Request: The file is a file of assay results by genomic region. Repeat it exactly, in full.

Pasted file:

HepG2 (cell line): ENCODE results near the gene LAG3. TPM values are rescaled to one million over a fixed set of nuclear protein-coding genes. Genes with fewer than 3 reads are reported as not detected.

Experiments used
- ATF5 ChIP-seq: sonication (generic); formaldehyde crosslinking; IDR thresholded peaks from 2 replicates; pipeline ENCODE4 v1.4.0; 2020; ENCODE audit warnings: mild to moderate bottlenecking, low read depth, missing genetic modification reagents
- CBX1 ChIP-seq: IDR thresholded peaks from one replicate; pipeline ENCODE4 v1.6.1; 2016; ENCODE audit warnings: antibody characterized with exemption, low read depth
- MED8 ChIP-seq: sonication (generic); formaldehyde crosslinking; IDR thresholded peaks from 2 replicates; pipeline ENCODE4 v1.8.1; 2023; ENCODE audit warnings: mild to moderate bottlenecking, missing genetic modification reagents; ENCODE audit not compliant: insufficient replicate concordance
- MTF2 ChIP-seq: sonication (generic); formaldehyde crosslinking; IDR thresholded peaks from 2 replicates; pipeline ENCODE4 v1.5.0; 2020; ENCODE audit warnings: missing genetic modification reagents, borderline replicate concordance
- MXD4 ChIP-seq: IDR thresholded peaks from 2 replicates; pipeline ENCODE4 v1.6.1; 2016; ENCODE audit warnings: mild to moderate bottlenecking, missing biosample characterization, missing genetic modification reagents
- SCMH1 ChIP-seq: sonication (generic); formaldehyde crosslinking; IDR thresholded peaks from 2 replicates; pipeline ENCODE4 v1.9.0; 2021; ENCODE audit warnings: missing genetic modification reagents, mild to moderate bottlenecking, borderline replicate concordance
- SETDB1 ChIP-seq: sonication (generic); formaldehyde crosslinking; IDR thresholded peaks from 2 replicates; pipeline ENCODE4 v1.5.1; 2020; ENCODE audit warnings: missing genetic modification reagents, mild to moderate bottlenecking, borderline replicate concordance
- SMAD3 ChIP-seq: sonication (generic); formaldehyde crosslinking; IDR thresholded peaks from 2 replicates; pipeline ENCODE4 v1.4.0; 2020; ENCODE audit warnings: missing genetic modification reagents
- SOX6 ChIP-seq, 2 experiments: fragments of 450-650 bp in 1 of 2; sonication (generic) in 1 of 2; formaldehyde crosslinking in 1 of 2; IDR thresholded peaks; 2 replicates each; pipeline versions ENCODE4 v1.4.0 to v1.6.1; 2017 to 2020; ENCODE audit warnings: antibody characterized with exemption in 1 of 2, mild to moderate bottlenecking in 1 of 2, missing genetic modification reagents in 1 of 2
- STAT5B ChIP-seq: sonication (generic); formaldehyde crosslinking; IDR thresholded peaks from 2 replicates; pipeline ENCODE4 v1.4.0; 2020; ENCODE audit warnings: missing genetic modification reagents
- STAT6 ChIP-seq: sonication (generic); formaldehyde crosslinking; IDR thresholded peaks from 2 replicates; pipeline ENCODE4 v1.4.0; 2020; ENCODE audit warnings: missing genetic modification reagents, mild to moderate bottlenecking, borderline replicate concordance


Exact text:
HepG2 (cell line): ENCODE results near the gene LAG3. TPM values are rescaled to one million over a fixed set of nuclear protein-coding genes. Genes with fewer than 3 reads are reported as not detected.

Experiments used
- ATF5 ChIP-seq: sonication (generic); formaldehyde crosslinking; IDR thresholded peaks from 2 replicates; pipeline ENCODE4 v1.4.0; 2020; ENCODE audit warnings: mild to moderate bottlenecking, low read depth, missing genetic modification reagents
- CBX1 ChIP-seq: IDR thresholded peaks from one replicate; pipeline ENCODE4 v1.6.1; 2016; ENCODE audit warnings: antibody characterized with exemption, low read depth
- MED8 ChIP-seq: sonication (generic); formaldehyde crosslinking; IDR thresholded peaks from 2 replicates; pipeline ENCODE4 v1.8.1; 2023; ENCODE audit warnings: mild to moderate bottlenecking, missing genetic modification reagents; ENCODE audit not compliant: insufficient replicate concordance
- MTF2 ChIP-seq: sonication (generic); formaldehyde crosslinking; IDR thresholded peaks from 2 replicates; pipeline ENCODE4 v1.5.0; 2020; ENCODE audit warnings: missing genetic modification reagents, borderline replicate concordance
- MXD4 ChIP-seq: IDR thresholded peaks from 2 replicates; pipeline ENCODE4 v1.6.1; 2016; ENCODE audit warnings: mild to moderate bottlenecking, missing biosample characterization, missing genetic modification reagents
- SCMH1 ChIP-seq: sonication (generic); formaldehyde crosslinking; IDR thresholded peaks from 2 replicates; pipeline ENCODE4 v1.9.0; 2021; ENCODE audit warnings: missing genetic modification reagents, mild to moderate bottlenecking, borderline replicate concordance
- SETDB1 ChIP-seq: sonication (generic); formaldehyde crosslinking; IDR thresholded peaks from 2 replicates; pipeline ENCODE4 v1.5.1; 2020; ENCODE audit warnings: missing genetic modification reagents, mild to moderate bottlenecking, borderline replicate concordance
- SMAD3 ChIP-seq: sonication (generic); formaldehyde crosslinking; IDR thresholded peaks from 2 replicates; pipeline ENCODE4 v1.4.0; 2020; ENCODE audit warnings: missing genetic modification reagents
- SOX6 ChIP-seq, 2 experiments: fragments of 450-650 bp in 1 of 2; sonication (generic) in 1 of 2; formaldehyde crosslinking in 1 of 2; IDR thresholded peaks; 2 replicates each; pipeline versions ENCODE4 v1.4.0 to v1.6.1; 2017 to 2020; ENCODE audit warnings: antibody characterized with exemption in 1 of 2, mild to moderate bottlenecking in 1 of 2, missing genetic modification reagents in 1 of 2
- STAT5B ChIP-seq: sonication (generic); formaldehyde crosslinking; IDR thresholded peaks from 2 replicates; pipeline ENCODE4 v1.4.0; 2020; ENCODE audit warnings: missing genetic modification reagents
- STAT6 ChIP-seq: sonication (generic); formaldehyde crosslinking; IDR thresholded peaks from 2 replicates; pipeline ENCODE4 v1.4.0; 2020; ENCODE audit warnings: missing genetic modification reagents, mild to moderate bottlenecking, borderline replicate concordance